By any measure, he was one of the most eccentric thinkers of the era. Yet he anticipated our current situation with more insight than any of his peers.
Let’s look at this one paragraph from the Preface to Growing Up Absurd. It’s a long paragraph—it takes up most of two pages. So we will break it down into pieces.
Goodman begins with a puzzle he needs to solve—society is stagnating everywhere, and we all can see it. But there’s no action plan to fix it. There’s a lot of huffing and puffing and finger-pointing everywhere, but nobody has even started on developing a practical agenda.
According to Goodman, this is because people “have ceased to be able to imagine alternatives.” Everybody accepts that the current system “is the only possibility of society, for nothing else is thinkable.”
Now comes his analysis, and—to my surprise—Goodman begins by talking about music. This was the last thing I expected in a social critique, but for Goodman the manufacturing of hit songs is a metaphor for everything else that’s wrong in a stagnant society.
Let me give a couple of examples of how this [inability to imagine healthy alternatives] works. Suppose (as is the case) that a group of radio and TV broadcasters, competing in the Pickwickian fashion of semi-monopolies, control all the stations and channels in an area, amassing the capital and variously bribing Communications Commissioners in order to get them; and the broadcasters tailor their programs to meet the requirements of their advertisers of the censorship, of their own slick and clique tastes, and of a broad common denominator of the audience, none of whom may be offended: they will then claim not only that the public wants the drivel that they give them, but indeed that nothing else is being created. Of course it is not! Not for these media; why should a serious artist bother?
When I first read this, I was dumbstruck. Goodman wrote this during the winter of 1959 and 1960, when radio stations were independent and freewheeling. Back in my teen years, a single business was only allowed to control one AM station and one FM station. In 1985 this was increased to 12 stations on each band. And in 1994 this was raised again, this time to 20 AM stations and 20 FM stations.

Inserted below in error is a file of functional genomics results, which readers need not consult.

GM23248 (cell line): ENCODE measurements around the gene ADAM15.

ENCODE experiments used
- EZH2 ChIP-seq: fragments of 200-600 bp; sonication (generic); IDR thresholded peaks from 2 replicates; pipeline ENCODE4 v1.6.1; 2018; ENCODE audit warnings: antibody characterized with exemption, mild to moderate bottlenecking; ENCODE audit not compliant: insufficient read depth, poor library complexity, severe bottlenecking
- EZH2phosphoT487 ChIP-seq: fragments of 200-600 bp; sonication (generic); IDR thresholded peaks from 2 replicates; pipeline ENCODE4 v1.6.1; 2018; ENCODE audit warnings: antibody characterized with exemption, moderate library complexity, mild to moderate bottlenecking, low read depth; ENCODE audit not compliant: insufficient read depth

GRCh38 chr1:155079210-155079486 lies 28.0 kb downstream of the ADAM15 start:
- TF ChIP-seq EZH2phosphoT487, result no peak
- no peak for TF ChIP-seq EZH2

But then all hell broke lose when the Telecommunications Act of 1996 passed in the Senate by a 91 to 5 margin and was signed into law. Now the sky was the limit—and all the airwaves it contained.
Soon Clear Channel Communications owned more than 1,200 radio stations in some 300 cities. The company began the process of standardizing and homogenizing our musical culture. We still suffer from that today.
Even after radio started losing influence in the Internet Age, huge streaming platforms (Spotify, Apple Music, etc.) ensured that access to the ears of America would be controlled by a tiny number of huge corporations. A musical culture that was once local, indie, and flexible has become centralized, corporatized, and stagnant.
How could Paul Goodman even dream of such a scenario back in 1960? That future was decades away at the time.
But we are only at the start of this visionary paragraph. Goodman now explains that the same thing will happen in universities.
Colleges and schools were small and non-bureaucratic back in 1960. Yet Goodman sees a crisis looming. On the next page Goodman warns against “the topsy-turvy situation that a teacher must devote himself to satisfying the administrator and financier rather than to doing his job, and a universally admired teacher is fired for disobeying an administrative order that would hinder teaching.”
Administration at US colleges has grown exponentially in the last two decades and has turned almost every academic institution into a plodding bureaucracy—but how in the world did Goodman anticipate this in 1960?
Now let’s return to our chilling paragraph. Immediately after discussing radio stations, Goodman adds a gargantuan sentence. It jumps all over the place but hits the target at every twist and turn:
Or suppose again (as is not quite the case) that in a group of universities only faculties are chosen that are “safe” to the businessmen trustees or the politically appointed regents, and these faculties give out all the degrees and licenses and union cards to the new generation of students, and only such universities can get Foundation or government money for research, and research is incestuously staffed by the same sponsors and according to the same policy, and they allow no one but those they choose, to have access to either the classroom or expensive apparatus: it will then be claimed that there is no other learning or professional competence; that an inspired teacher is not “solid”; that the official projects are the direction of science; that progressive education is a failure; and finally, indeed—as in Dr. James Conant’s report on the high schools—that only 15 per cent of the youth are “academically talented” enough to be taught hard subjects.